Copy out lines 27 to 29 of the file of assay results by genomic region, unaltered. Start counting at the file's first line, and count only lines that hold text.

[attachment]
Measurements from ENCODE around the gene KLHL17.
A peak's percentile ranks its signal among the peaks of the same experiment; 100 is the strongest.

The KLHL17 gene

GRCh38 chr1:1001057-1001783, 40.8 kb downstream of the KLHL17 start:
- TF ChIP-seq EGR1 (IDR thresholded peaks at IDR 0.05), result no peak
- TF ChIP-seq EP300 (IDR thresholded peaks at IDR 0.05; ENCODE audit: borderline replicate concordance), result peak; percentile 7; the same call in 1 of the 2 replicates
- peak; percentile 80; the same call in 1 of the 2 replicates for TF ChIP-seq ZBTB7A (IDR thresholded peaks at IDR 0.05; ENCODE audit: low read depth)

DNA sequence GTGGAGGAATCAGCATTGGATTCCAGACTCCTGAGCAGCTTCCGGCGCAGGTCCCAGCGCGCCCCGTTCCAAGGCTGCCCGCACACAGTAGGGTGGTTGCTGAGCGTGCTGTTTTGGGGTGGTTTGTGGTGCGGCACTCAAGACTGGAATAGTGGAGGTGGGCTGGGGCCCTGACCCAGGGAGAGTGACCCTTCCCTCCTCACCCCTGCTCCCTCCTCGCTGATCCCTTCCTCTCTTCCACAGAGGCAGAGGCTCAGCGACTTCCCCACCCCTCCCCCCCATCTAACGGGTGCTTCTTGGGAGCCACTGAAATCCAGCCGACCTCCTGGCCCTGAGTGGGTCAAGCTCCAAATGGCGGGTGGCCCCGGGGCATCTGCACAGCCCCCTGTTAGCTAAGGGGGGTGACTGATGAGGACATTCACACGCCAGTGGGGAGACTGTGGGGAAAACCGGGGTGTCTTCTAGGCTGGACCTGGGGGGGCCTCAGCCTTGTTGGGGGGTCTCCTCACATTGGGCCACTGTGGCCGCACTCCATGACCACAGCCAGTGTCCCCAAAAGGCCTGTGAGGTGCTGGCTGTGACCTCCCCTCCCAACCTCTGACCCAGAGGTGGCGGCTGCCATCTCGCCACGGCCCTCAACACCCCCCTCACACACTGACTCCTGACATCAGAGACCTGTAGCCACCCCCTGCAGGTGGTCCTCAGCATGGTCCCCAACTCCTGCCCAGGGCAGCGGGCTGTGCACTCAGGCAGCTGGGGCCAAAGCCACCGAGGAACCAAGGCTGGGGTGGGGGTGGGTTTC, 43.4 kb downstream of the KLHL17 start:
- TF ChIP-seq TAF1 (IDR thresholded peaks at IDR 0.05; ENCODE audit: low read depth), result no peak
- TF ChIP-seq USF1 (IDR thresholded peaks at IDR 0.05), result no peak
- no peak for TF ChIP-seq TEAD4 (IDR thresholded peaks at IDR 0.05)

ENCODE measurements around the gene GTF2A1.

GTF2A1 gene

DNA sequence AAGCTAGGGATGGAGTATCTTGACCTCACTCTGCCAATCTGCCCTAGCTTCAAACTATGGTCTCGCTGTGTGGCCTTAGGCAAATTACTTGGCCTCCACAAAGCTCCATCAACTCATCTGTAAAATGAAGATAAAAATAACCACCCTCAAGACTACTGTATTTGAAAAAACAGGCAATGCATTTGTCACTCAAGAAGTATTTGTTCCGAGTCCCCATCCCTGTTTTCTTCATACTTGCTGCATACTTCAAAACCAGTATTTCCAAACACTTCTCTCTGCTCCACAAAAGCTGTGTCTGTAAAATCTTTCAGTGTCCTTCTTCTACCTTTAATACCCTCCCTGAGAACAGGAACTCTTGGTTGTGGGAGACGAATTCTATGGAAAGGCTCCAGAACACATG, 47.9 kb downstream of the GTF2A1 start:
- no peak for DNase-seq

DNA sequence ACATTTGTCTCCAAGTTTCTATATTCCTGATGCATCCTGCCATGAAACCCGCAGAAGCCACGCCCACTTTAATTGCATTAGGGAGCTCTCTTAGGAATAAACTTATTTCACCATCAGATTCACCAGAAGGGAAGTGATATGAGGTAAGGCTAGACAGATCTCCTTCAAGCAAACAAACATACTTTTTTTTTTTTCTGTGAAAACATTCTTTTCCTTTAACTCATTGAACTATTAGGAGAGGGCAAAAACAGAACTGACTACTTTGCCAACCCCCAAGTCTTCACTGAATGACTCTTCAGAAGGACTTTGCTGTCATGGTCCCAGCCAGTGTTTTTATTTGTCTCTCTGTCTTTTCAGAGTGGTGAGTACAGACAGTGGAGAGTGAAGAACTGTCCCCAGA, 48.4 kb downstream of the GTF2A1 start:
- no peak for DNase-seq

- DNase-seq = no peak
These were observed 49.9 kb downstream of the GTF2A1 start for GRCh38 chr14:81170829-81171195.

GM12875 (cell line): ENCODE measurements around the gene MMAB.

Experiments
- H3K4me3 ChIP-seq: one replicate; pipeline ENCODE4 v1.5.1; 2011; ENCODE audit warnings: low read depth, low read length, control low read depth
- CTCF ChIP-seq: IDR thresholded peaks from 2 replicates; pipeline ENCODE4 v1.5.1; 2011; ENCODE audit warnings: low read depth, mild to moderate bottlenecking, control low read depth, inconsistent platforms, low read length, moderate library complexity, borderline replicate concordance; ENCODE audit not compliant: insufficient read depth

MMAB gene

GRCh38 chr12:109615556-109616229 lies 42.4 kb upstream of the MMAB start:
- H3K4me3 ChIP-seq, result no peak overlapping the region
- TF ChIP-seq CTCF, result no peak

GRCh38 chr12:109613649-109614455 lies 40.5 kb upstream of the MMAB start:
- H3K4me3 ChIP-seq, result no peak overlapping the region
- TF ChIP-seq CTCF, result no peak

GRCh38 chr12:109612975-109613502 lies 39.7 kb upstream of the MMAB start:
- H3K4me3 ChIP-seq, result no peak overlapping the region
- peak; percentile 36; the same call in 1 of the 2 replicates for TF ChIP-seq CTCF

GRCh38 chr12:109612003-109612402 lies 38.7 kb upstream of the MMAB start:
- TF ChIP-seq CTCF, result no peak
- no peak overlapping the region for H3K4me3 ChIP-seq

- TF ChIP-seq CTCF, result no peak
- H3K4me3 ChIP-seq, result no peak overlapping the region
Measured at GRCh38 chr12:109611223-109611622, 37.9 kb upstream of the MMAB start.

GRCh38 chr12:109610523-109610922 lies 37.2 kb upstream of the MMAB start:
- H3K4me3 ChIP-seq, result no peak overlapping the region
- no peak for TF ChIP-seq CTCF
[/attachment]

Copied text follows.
- TF ChIP-seq CTCF, result no peak

GRCh38 chr12:109613649-109614455 lies 40.5 kb upstream of the MMAB start:
- H3K4me3 ChIP-seq, result no peak overlapping the region